New mutant Covid strain is driving cases across UK – with London seeing worst rates
THE NEW mutant strain of Covid-19 is driving cases across the UK with London seeing the worst rates in the country, official data has revealed.
Government experts have now warned that the new strain is slowly spreading across the rest of the country – after it was first discovered in the South.
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Health Secretary Matt Hancock today said that the majority of cases in the UK are being caused by the variant which was first discovered in the South.
Speaking at a Downing Street press conference tonight Deputy Chief Medical Officer, Professor Jonathan Van-Tam said the new variant is increasing.
The blue lines on the chart show the new variant and the charts for London and the South East have the biggest increase in cases.
In all other parts of the country, the charts show that cases of the other variants are levelling out.
Explaining the above chart Prof Van-Tam said: "Testing that is compatible with identification of the new variant are the dark blue lines and the other variants are the brown lines.
"What you can see is that in the bottom right hand corner, you can see that in terms of the percentage of testing positive for the virus with the new variant is increasing at a really substantial rate indeed.
"Most of the other areas, I have to say I think that to the right hand side of each chart, with not much more than the eye of faith – you can see the upticks beginning to occur.
"The new variant with it's increased transmissibility is spreading to other areas of the UK."
Earlier today Mr Hancock blamed the explosion on the new strain of the virus tearing through the UK.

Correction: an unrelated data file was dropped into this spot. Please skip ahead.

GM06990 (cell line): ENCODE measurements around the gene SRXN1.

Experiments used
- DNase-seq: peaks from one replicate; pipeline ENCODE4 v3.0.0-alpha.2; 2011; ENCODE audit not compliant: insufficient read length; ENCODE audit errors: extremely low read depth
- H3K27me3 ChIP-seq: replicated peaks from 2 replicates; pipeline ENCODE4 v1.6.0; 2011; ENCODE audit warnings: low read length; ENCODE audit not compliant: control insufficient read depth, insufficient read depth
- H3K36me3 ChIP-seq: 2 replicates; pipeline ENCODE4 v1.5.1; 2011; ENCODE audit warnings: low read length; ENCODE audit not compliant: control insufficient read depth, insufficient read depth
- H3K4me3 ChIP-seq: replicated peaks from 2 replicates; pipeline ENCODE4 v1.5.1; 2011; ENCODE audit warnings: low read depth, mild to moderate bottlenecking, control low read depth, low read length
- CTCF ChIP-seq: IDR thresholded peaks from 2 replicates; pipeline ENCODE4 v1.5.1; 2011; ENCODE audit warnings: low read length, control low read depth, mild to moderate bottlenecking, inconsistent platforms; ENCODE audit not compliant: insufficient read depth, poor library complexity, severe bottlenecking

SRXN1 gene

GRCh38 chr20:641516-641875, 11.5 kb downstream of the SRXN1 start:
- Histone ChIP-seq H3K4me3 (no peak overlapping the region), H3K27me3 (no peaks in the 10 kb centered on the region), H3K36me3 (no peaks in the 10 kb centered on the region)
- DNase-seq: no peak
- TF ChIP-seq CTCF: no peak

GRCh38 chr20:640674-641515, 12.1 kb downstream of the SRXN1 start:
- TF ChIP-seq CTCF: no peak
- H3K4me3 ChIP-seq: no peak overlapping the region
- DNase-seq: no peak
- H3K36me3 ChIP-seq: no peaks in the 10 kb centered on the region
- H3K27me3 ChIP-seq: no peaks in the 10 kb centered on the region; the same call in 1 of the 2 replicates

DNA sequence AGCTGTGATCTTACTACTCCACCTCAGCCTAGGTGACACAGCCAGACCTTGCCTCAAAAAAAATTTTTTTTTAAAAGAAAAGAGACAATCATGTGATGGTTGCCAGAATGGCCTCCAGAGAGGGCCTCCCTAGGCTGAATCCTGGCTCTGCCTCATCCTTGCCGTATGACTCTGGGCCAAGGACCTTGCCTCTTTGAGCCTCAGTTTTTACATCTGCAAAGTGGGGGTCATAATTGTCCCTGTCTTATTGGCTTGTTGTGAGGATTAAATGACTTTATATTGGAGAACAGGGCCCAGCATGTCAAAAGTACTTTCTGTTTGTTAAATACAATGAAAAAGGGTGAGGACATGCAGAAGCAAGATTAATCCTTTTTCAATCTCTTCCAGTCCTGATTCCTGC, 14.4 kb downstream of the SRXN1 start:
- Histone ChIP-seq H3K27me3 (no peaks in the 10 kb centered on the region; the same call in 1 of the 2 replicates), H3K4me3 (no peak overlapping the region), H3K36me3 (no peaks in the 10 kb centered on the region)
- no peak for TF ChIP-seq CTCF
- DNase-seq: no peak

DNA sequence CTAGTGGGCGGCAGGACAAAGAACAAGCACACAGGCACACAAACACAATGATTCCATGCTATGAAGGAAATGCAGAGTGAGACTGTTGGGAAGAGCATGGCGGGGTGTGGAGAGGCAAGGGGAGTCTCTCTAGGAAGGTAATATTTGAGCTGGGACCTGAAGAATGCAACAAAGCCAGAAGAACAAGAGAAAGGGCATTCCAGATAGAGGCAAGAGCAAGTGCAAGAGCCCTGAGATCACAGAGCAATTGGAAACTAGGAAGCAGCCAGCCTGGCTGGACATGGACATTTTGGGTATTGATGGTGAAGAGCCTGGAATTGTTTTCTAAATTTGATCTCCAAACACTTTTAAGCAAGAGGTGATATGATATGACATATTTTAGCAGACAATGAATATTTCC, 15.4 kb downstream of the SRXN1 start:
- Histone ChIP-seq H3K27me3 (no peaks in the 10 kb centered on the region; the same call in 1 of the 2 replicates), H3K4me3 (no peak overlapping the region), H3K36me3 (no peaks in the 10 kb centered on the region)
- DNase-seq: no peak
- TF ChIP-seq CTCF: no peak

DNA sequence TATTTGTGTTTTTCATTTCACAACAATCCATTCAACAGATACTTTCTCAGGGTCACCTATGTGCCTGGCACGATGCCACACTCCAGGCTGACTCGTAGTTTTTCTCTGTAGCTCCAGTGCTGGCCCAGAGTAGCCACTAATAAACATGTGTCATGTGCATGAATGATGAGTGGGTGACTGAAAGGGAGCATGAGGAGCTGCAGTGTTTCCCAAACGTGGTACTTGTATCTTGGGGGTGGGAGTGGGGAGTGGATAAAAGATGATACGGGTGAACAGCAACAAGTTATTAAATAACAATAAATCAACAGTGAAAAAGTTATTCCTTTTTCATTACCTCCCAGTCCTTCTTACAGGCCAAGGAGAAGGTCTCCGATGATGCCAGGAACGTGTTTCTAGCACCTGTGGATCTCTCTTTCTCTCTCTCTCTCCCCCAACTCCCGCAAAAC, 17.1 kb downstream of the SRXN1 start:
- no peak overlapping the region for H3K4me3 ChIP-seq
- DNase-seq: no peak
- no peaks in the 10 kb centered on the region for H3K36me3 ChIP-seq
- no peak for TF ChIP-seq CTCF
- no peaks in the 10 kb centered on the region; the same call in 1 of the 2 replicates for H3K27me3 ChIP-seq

He told Radio 4: "The 'suppress the virus' bit has got a whole lot harder since the new variant really got going over December
"Now the majority of the new cases in the UK are the new variant. It is much, much easier to transmit from one person to another."
Prime Minister Boris Johnson said the new variant has started to "spike" and that the way to beat it is with the vaccine and its roll out.
Mr Johnson highlighted the efforts of the British public and said it was "sad" that the new strain had hindered these efforts, with some areas going into strict Tier 4 restrictions.
He said: "It's important to carry on with the tiering despite a regional difference.
"We will keep reviewing it for all parts of the country."
It came as:
- Covid-hit London hospitals could sent patients to YORKSHIRE as intensive care units reach breaking point
- The Oxford vaccine has been approved with millions to get the jab from Monday
- More areas are expected to be put into Tier 4 restrictions today
- Brits were banned from starting 2021 with a kiss to stop the spread of coronavirus
- The new mutant strain of Covid is more than 50% infectious than the earlier variant
"It is absolutely critical that people follow the rules and do everything they can to stop the spread, particularly of the new variant of this virus that transmits so much faster.